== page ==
Well. Nice plan, in principle, but what would I blog about? I tried a few wibblings about my experiences writing the book but no one was biting. Why should they? It also came to my attention around this time that there are thousands upon thousands of wannabe writers hawking their dubious wares around the interwebs. There I was, trying to make my voice heard above a massive discordant chorus of dreck.
The book was released on 22 September. It got a couple of good reviews (see here and here) and I’m happy with the way it turned out. I think it’s a good book, and I stand by it. I’m currently working on some shorts set in the same fictional universe, then I’m going to be writing book two of the trilogy.
I gave up blogging for a while because no one was in the least bit interested. I’d get maybe five views for a post, and I’d suspect four of them were bots. But now I’m back. The book is out and I’m once again seeking the world’s attention. I’ve got some schemes in the pipeline and I’m planning to build on the tiny bit of interest I have manage to garner so far.
So this is a sort-of new beginning. The book, now called Ephialtes (a huge improvement on the working title, if still unbeloved by some) is taking its baby steps in the world and I’m back here to support it. Stick around, it might get interesting.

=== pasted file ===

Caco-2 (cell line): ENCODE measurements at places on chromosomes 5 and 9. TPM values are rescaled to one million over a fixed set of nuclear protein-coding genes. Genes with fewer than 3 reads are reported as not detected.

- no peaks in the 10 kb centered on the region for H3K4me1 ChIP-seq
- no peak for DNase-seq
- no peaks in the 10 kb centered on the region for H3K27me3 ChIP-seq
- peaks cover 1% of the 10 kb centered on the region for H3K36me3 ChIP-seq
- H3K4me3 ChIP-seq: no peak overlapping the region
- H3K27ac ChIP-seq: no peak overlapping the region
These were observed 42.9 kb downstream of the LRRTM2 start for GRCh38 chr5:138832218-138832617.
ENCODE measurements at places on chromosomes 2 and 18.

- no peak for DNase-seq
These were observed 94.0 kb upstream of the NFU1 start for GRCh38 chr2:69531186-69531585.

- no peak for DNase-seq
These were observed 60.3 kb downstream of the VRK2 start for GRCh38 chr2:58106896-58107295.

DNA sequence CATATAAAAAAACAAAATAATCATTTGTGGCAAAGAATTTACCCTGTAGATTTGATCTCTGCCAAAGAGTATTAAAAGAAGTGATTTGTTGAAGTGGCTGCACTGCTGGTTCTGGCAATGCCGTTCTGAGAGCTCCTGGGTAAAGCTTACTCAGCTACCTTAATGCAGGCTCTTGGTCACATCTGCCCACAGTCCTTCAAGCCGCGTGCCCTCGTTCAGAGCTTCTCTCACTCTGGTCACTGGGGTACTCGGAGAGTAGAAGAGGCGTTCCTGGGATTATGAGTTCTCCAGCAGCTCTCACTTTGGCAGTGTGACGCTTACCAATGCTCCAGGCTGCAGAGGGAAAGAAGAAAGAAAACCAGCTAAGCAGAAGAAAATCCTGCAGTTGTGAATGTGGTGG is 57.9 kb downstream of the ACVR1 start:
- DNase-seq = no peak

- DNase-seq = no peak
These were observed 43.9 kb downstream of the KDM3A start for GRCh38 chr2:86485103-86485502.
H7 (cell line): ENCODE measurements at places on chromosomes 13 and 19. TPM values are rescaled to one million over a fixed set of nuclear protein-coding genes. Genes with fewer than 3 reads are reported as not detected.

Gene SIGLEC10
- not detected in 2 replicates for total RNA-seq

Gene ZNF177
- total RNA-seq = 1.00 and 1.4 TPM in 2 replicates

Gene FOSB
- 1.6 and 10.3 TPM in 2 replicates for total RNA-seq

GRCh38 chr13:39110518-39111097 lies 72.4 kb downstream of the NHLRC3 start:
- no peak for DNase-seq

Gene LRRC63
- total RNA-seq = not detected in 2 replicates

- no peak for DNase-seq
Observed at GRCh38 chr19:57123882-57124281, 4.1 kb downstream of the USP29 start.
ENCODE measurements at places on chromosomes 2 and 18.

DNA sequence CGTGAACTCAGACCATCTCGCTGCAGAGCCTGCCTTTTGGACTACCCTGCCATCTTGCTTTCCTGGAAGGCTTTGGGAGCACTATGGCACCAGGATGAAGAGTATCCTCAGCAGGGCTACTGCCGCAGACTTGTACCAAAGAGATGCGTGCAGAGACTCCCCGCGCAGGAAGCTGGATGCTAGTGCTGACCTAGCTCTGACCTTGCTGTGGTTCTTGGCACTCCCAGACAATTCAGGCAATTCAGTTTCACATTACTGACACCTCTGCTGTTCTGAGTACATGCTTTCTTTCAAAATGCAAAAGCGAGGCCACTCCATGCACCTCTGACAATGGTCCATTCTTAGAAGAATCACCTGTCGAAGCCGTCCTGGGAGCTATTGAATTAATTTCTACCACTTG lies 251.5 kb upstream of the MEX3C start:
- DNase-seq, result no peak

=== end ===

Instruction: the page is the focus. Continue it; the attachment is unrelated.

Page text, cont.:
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Finally finished at last again

I guess some things never end.

I read someone somewhere saying about – was it books, or music or film? I don’t remember, but they said something like, ‘You don’t ever finish them, you just let them go.’

I’ve completed my latest read through of Ephialtes in paperback. That must have been about the tenth time I’ve read it from start to finish, excluding all the times I’ve read individual chapters or scenes. And still they come – the typos.

This time around I picked up two hundred and fourteen required corrections. To be fair, around three or four of these were missing words or punctuation and a further five or six were minor editorial adjustments. The rest were hyphen-based.

Obviously, I’d like the finished article to be polished to a dazzling shine, but I think I may be at that ‘letting go’ point. I’ve been here before, of course, and how foolish those times seem to me now. But this time? I don’t know, I think this might be it.